Since glaucoma typically affects peripheral vision first, a visual field test will give your eye doctor a map of your vision to see if any part of your vision has been affected.

If your eye doctor confirms changes in your vision and optic nerve, in addition to elevated eye pressure levels, your eye doctor may diagnose you with glaucoma.

What is a Glaucoma Suspect?

A glaucoma suspect is someone who has specific characteristics or risk factors that make them more likely to develop glaucoma but has not yet been diagnosed with the eye condition. These characteristics or risk factors include a family history of glaucoma, high intraocular pressure, certain types of eye conditions or injuries, and certain medical conditions such as diabetes or hypertension.

If you are a glaucoma suspect, your eye doctor at Azure Eye Center may want to monitor your eyes more closely and ask you to come in for more frequent eye exams to check for any signs of the eye condition. Just because someone is a glaucoma suspect does not mean they will develop the eye condition.

However, it does mean that they are at an increased risk and, therefore, must be monitored closely.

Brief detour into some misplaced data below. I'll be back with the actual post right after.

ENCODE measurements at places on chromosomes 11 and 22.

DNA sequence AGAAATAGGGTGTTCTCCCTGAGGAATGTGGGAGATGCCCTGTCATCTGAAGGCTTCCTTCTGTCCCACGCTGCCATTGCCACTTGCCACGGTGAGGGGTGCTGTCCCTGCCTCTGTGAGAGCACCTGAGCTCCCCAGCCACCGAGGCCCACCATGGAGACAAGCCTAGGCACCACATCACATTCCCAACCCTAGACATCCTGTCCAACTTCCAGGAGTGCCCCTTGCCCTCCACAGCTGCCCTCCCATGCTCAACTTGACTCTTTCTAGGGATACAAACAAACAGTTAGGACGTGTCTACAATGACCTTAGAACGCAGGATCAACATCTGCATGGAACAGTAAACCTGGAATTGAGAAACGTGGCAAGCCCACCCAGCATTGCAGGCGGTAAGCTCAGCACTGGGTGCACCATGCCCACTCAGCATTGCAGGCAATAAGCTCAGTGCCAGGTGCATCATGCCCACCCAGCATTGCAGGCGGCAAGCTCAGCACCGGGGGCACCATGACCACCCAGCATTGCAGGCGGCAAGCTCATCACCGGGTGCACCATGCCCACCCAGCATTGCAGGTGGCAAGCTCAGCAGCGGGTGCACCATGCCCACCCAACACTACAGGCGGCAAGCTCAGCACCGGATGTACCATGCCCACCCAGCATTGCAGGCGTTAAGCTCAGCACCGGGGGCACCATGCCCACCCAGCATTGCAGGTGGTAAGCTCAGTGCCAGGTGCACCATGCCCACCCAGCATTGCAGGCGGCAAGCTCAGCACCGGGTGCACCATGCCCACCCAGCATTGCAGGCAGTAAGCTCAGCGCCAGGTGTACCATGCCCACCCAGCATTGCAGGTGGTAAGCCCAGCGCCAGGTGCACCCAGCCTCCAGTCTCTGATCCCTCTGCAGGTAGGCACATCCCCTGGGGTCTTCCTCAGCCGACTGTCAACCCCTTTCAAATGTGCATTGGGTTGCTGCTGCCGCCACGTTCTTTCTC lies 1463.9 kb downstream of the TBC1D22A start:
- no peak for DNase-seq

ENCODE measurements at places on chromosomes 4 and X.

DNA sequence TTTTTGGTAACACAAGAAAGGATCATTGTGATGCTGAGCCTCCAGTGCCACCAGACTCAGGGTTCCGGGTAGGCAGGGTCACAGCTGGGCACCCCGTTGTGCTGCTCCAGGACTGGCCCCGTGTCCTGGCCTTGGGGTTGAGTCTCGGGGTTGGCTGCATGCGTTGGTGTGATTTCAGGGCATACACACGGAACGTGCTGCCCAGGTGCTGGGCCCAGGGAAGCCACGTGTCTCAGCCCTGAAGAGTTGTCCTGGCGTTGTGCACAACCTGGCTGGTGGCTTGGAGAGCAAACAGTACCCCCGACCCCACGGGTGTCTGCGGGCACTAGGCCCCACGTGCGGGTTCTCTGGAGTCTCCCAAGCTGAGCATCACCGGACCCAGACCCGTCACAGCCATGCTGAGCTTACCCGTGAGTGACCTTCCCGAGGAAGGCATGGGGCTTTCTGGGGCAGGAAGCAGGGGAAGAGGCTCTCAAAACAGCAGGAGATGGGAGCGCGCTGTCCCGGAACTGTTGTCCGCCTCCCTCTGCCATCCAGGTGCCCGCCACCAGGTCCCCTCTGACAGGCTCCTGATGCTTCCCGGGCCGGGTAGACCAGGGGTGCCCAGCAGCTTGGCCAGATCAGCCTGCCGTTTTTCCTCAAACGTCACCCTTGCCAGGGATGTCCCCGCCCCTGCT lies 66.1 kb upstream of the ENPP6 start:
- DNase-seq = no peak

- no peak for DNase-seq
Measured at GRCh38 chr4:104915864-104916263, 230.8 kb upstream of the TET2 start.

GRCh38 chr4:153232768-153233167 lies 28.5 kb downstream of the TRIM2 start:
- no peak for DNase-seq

Who is Most At-Risk for Developing Glaucoma?

Several groups of people are at increased risk for developing glaucoma, even if they are not a glaucoma suspect. Here are some factors that may cause you to be more at risk for glaucoma:

  • If you are over the age of sixty
  • A family history of glaucoma
  • Other eye conditions, like diabetes
  • Previous eye injury
  • If you have a strong glasses prescription

Although these factors may cause you to be more likely to develop glaucoma, not all people with these risk factors will develop glaucoma.

How Is Glaucoma Treated?

Once diagnosed with glaucoma, your eye doctor at Azure Eye Center will develop a treatment plan to help prevent vision loss and control eye pressure. Many treatment methods are available, and your eye doctor will help determine which treatment is best for you.

Typically, the first line of defense against glaucoma is starting treatment with prescription eye drops. These medications will help lower your eye pressure and prevent further vision loss.

These eye drops must be taken consistently to work, so you mustn’t skip a dose. In many cases, prescription eye drops work to help lower eye pressure.

However, in some cases, you may need additional treatment to help control glaucoma.